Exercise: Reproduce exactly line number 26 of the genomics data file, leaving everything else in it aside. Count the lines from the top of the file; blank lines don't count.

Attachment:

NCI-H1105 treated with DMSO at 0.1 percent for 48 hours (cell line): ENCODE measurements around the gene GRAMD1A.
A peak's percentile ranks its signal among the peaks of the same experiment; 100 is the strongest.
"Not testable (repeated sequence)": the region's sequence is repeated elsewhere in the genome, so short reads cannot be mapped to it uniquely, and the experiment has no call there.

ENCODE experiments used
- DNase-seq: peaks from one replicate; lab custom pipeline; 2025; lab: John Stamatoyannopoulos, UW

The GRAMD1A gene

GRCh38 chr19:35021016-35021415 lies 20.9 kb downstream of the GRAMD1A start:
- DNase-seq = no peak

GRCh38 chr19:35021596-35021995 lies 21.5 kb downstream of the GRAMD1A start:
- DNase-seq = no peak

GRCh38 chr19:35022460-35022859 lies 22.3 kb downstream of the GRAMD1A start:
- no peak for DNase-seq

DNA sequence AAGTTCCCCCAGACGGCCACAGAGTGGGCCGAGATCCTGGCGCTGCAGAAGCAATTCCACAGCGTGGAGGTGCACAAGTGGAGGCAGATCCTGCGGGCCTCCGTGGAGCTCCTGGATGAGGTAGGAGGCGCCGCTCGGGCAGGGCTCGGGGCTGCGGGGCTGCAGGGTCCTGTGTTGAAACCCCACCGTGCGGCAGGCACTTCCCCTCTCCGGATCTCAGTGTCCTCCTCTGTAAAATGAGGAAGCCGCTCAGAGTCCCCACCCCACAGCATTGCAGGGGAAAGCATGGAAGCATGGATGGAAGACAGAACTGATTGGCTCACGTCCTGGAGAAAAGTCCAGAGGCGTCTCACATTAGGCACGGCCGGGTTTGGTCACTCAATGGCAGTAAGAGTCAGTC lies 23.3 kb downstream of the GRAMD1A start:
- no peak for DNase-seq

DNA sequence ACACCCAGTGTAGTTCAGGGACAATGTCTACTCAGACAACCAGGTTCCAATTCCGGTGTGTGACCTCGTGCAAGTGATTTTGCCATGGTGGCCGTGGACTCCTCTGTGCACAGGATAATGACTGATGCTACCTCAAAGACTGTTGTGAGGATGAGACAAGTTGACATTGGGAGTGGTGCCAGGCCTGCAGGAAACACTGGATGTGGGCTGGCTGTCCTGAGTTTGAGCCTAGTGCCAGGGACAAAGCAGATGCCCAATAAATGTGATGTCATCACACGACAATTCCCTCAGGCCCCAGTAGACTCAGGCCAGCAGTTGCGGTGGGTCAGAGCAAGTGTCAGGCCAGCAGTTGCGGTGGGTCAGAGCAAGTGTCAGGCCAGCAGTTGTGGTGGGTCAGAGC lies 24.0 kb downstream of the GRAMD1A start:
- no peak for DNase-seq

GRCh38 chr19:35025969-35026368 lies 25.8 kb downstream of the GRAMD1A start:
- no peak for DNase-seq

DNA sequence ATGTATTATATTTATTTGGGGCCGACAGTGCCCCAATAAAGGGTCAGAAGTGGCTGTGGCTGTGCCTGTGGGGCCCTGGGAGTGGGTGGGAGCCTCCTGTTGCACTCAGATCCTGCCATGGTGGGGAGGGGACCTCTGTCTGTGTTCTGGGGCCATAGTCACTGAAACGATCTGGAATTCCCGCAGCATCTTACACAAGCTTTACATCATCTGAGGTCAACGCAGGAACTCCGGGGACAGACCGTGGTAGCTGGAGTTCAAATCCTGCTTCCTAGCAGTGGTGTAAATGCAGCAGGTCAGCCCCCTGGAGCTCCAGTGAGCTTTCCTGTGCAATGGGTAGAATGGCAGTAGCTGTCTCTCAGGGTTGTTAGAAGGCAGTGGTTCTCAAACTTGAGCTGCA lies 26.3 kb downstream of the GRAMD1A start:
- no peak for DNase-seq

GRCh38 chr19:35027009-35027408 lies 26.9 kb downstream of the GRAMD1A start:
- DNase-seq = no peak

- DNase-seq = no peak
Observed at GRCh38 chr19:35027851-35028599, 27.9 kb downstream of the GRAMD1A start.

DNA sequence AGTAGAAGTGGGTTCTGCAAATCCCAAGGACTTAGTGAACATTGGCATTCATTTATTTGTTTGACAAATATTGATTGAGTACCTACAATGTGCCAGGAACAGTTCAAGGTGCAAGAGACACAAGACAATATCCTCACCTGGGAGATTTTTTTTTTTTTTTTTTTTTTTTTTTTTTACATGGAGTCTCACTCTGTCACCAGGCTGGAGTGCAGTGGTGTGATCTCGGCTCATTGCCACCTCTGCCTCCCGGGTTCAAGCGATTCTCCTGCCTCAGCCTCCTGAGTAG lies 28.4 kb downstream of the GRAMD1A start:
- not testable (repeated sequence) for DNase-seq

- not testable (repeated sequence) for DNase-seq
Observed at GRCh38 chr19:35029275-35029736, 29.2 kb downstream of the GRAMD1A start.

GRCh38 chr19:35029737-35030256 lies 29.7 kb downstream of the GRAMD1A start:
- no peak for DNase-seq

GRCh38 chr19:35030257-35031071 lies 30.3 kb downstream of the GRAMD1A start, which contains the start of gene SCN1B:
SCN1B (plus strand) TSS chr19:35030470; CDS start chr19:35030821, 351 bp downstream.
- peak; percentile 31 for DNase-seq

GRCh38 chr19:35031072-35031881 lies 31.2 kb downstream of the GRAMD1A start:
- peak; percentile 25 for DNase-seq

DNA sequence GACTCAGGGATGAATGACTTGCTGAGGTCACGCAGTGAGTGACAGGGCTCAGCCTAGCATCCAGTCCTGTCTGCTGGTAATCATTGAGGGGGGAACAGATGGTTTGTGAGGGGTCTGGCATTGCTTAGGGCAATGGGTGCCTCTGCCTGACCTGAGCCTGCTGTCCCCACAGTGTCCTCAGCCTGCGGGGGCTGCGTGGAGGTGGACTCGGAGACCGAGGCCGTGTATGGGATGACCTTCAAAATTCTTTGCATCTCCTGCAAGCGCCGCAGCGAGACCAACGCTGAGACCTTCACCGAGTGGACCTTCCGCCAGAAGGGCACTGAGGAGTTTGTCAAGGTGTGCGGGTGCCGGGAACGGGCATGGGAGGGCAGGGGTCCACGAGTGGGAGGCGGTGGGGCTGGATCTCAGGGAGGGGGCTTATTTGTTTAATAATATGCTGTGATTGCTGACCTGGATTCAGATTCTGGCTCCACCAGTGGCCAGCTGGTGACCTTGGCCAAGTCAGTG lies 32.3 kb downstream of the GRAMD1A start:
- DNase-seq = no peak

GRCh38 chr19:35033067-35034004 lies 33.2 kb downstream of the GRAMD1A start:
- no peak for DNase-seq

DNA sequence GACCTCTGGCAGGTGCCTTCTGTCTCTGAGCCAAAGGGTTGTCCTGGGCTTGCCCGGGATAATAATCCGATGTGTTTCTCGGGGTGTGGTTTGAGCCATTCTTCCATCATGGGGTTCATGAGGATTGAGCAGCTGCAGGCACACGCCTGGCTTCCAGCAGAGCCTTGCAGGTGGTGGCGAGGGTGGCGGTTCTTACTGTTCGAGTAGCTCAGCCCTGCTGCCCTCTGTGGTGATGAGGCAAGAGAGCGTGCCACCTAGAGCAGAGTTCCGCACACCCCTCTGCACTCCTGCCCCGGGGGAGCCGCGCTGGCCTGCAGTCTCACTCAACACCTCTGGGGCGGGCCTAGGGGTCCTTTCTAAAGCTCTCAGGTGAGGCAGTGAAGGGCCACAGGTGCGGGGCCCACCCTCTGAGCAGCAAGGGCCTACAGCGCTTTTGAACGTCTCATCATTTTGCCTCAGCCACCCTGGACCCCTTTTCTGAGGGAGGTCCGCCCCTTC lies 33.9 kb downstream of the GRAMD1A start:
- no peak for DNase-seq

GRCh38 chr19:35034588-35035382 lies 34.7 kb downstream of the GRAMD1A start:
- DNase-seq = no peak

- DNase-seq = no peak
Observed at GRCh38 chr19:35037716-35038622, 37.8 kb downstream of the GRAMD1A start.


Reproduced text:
- not testable (repeated sequence) for DNase-seq